Made in Lancashire - David Thornber Handmade Furniture
PUBLISHED: 10:00 04 December 2015
Angela Ward Brown, all rights reserved
David Thornber decided against working in the church and moved home to the Ribble Valley to start a business. Roger Borrell reports.
A childhood spent in his grandfather’s traditional joinery workshop in the Ribble Valley village of Chatburn gave David Thornber a lifelong passion for woodwork.
But years later, as a newly married man, his search for good quality furniture for his first family home ended in disappointment. It was eye-wateringly expensive, poor quality or lacked any individuality.
That experienced stayed with him and it provided the driving force behind the foundation of his company, David Thornber Handmade Furniture, based on the Primrose Mill Business Park in Clitheroe.
David talks with passion and considerable humour about his company, which has a team of five and a growing reputation for making quality, bespoke furniture at sensible prices.
He was born and bred in the Ribble Valley but studied for a sports degree at university in Southampton. ‘I decided not to pursue that as a career and instead started a furniture making business in my garage,’ he said.
‘My dad and granddad were joiners in Chatburn and that business developed into a funeral director’s. I remember as a kid going to the workshop full of old fashioned tools and seeing them making the coffins.’
He learned some of the basics as a youngster but David is modest about his abilities. ‘I’m not a cabinet maker,’ he said. ‘In fact, I’m the least qualified of a team that includes two apprentices. My skills are running the business, the marketing and in design. Also, I understand how to make things come together.’
Faith is important to David and his wife Rebecca, a doctor at Blackburn Hospital, and they were asked to lead a church. But David wanted to follow his dream and moved back to the Ribble Valley, where they now have a daughter, Erin, aged 13 months.
David Thornber Handmade Furniture
A carver chair
Shaun Hobkirk, Rory Ismail, David Thornber, Taylor Fox and Oliver Longden
Taylor Fox sanding down Downham bench legs
Oliver Longden screwing on a handle
Taylor Fox and Rory Ismail working on the mortise and tenon joint for a Downham bench
Shavings and plane
David and his family at one of the companys dining tables
A Sawley dining table
Downham console tables
‘The business in Southampton was small and we felt it had a better chance of growing up here.Of course, it was also nice to be back with the family,’ said David, who went to Ribblesdale High and played cricket for Chatburn.
‘Manufacturing is easier in the north. For a start, the only furniture makers’ training college is in Accrington and the only guy who can train both cabinet makers and painters lives around the corner.
‘You also find more people here who want to do a practical job. All the saw mills are in the north so that reduces haulage costs, too.’
While the business makes bespoke furniture from scratch, its specialism is creating standard designs which can be customised to the client’s desires. If you want a dresser with glass doors or open shelves, that’s not a problem. They use top grade solid oak and pine with Farrow & Ball paints and upholstery in Harris Tweed. Different styles are given local names, including Downham, Waddington and Ribchester.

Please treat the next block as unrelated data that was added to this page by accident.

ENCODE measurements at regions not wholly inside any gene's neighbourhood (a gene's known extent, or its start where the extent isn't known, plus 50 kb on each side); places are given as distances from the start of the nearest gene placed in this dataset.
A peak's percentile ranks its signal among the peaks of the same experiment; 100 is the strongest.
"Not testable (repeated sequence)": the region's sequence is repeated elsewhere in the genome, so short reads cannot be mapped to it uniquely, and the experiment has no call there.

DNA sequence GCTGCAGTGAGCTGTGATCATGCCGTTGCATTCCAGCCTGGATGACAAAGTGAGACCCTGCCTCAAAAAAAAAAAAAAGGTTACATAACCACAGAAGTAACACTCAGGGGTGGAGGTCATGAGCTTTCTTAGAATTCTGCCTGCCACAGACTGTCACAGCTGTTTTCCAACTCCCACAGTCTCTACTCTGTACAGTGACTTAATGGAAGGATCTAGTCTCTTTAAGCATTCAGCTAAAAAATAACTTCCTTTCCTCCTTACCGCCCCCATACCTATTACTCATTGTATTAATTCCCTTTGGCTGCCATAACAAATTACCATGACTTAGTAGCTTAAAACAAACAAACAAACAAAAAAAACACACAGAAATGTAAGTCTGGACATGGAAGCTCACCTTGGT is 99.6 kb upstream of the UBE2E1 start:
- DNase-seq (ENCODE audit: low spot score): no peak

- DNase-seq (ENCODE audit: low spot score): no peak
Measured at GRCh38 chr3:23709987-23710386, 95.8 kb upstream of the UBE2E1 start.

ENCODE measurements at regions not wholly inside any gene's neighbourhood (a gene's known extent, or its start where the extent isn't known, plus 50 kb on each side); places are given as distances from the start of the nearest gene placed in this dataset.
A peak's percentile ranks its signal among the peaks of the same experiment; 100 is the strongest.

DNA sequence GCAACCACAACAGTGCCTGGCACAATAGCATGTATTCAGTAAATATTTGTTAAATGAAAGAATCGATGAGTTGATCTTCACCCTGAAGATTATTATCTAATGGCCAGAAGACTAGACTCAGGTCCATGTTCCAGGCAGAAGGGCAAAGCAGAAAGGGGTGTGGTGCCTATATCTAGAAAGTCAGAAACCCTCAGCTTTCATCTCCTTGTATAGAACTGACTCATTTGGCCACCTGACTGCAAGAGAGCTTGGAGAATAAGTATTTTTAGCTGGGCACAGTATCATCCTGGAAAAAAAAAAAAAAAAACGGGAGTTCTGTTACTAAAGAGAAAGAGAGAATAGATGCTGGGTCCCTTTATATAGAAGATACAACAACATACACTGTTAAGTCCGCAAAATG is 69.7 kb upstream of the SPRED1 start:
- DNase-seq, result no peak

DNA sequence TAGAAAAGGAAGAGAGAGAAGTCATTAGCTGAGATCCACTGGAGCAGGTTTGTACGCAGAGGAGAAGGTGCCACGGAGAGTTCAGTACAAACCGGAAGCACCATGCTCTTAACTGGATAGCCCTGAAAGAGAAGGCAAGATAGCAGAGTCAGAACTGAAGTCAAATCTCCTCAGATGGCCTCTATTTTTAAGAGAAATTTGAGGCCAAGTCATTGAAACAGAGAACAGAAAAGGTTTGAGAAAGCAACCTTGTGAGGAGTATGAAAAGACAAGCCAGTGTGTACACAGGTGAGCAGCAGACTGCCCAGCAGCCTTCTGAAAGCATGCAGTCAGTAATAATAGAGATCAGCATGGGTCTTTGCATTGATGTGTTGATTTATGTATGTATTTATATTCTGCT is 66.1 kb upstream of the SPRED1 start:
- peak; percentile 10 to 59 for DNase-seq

It’s not aimed at the very top end of the market but typical customers are people between 30 and 60 with higher than average incomes who want quality without breaking the bank. A dining set can start at £1,000.
‘Our unique selling point is that we personalise the furniture,’ he said. ‘We have basic designs but there are thousands of options the clients can request. The big companies can’t do this – you have to have what they’ve got but we are small enough to customise. We don’t sell through retailers so that also helped to keep prices down.
‘We are a manufacturer and a retailer in one company and not many do that. There’s no manual with all the answers to running a business like this so we have had to learn along the way.
‘We’ve just been to the Grand Designs Live show. It was our first show and we saw a lot of visitors and we received large numbers of enquiries.
‘We are growing every month and in 12 months we’ve gone from a team of two to five. It has meant we have had to learn a lot of lessons very quickly. Growing at such a pace can be painful. A year ago having five grand in the bank was great, now it’s bad!’
David speaks with passion about his team. ‘I’ve been really keen to build a company that will create jobs for local people and the team we have here is terrific.
‘I love our clients, but the most important people to me are the people who work here. We want to grow slowly and remain a speciality company with outstanding customer service. We don’t want to be the biggest but we do want our brand to become a well-known and respected name.
‘What excites me in life is seeing people really enjoying what they do. This business is all about people…people coming to work and being excited about it, coming alive when they walk through the door.
‘Building the business online allows us to operate at a national level but there’s a lot of business coming from local people. We really get to know our customers – we don’t give orders a job number, we use people’s names. We speak to them several times and the attention to details means many are repeat customers.’
David has strong beliefs but you could never accuse him of taking himself too seriously. ‘I’m passionate about the Ribble Valley and its people,’ he said. ‘Faith is important to me in life and in the business. We rely on God the whole time and we are always praying…that we’ll sell the stuff and then produce it on time!’